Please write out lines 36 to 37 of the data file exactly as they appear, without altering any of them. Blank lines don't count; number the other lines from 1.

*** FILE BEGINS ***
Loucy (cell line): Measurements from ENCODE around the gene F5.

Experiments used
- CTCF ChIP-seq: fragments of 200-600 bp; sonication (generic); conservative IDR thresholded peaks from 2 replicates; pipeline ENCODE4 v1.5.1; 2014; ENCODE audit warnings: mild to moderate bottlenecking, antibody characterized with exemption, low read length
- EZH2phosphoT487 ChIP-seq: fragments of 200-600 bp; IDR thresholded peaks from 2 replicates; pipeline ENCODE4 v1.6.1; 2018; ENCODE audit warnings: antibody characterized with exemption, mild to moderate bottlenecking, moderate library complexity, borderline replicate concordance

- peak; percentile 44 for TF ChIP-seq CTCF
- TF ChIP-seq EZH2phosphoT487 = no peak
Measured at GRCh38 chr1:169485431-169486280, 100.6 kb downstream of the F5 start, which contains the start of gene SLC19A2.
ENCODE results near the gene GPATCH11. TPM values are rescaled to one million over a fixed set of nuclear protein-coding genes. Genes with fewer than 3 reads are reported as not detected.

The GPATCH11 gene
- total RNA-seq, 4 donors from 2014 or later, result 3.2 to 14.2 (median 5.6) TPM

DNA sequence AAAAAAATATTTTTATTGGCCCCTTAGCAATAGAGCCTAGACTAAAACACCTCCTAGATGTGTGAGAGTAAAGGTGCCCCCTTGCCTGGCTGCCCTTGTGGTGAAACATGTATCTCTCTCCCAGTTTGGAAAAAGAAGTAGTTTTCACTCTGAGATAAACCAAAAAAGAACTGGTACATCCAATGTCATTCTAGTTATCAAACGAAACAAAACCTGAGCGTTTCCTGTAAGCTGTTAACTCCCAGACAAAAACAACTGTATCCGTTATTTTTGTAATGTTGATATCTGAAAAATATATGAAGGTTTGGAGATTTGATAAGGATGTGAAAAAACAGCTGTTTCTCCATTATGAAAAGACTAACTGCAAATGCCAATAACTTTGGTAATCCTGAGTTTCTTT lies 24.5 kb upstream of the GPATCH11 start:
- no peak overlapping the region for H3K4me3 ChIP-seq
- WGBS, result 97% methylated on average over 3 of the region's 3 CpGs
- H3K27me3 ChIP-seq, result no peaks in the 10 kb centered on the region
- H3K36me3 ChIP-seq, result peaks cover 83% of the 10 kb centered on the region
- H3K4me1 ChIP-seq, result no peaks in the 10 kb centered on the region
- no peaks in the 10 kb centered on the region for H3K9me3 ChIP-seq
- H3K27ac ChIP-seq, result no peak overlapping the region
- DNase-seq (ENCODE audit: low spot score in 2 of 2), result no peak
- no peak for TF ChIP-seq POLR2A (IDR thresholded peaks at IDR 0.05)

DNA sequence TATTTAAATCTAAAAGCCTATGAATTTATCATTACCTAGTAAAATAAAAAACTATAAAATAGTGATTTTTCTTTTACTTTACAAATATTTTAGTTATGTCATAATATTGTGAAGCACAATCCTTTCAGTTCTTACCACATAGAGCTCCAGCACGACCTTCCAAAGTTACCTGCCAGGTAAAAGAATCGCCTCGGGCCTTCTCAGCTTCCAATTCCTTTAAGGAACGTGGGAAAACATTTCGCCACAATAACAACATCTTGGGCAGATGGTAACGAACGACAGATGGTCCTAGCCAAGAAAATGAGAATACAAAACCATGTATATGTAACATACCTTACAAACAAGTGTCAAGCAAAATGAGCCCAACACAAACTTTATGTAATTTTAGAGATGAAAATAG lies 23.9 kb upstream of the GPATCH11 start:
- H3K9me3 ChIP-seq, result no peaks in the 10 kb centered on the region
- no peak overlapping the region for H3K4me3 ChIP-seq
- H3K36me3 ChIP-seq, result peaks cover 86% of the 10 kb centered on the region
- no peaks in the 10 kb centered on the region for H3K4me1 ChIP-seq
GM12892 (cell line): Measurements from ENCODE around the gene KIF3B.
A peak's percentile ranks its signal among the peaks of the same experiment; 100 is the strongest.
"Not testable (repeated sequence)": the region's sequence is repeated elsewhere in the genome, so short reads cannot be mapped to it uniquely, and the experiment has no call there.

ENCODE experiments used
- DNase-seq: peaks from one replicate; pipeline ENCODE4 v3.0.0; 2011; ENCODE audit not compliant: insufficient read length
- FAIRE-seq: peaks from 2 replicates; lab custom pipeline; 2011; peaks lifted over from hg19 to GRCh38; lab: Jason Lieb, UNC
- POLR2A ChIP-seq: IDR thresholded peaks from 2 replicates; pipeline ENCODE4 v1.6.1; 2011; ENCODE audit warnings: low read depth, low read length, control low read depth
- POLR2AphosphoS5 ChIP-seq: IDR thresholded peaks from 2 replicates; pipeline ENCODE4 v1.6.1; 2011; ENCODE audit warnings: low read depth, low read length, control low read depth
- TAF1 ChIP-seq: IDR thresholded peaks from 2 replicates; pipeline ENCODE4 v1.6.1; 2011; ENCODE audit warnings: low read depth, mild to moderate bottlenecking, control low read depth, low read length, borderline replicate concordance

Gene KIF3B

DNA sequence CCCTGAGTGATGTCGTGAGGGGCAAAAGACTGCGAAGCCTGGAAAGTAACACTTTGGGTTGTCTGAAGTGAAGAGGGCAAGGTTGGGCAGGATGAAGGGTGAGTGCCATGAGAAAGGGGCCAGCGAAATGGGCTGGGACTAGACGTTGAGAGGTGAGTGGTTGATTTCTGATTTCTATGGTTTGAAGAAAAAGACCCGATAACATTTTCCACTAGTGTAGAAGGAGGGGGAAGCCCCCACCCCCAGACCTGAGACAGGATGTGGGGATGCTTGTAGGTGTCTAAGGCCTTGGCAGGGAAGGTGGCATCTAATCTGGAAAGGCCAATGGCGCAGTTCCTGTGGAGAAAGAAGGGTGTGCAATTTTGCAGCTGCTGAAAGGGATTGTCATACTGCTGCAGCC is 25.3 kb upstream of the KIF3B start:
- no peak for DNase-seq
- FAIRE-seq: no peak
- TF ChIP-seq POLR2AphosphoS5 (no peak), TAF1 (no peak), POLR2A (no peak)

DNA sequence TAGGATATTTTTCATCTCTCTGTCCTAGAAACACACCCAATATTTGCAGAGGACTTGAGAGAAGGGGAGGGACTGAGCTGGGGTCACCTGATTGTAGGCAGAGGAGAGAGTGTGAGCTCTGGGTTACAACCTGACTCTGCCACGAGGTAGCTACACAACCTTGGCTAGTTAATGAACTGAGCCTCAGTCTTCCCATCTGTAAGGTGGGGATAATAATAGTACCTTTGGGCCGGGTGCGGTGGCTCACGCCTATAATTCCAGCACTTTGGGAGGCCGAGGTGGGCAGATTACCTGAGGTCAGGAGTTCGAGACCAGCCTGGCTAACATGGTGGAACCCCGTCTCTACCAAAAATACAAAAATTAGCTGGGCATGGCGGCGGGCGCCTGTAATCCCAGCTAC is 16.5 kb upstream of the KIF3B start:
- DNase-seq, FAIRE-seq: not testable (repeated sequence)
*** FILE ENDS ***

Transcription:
DNA sequence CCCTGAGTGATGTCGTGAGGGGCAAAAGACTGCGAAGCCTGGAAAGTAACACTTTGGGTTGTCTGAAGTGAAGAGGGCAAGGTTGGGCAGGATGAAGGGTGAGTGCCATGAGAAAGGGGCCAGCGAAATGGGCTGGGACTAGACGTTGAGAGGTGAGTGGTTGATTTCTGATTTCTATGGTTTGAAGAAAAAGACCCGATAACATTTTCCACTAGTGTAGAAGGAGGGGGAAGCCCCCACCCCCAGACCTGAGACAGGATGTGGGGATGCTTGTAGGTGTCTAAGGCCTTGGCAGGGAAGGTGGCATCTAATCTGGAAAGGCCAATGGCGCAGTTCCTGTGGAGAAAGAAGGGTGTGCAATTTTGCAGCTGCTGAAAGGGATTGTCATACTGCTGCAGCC is 25.3 kb upstream of the KIF3B start:
- no peak for DNase-seq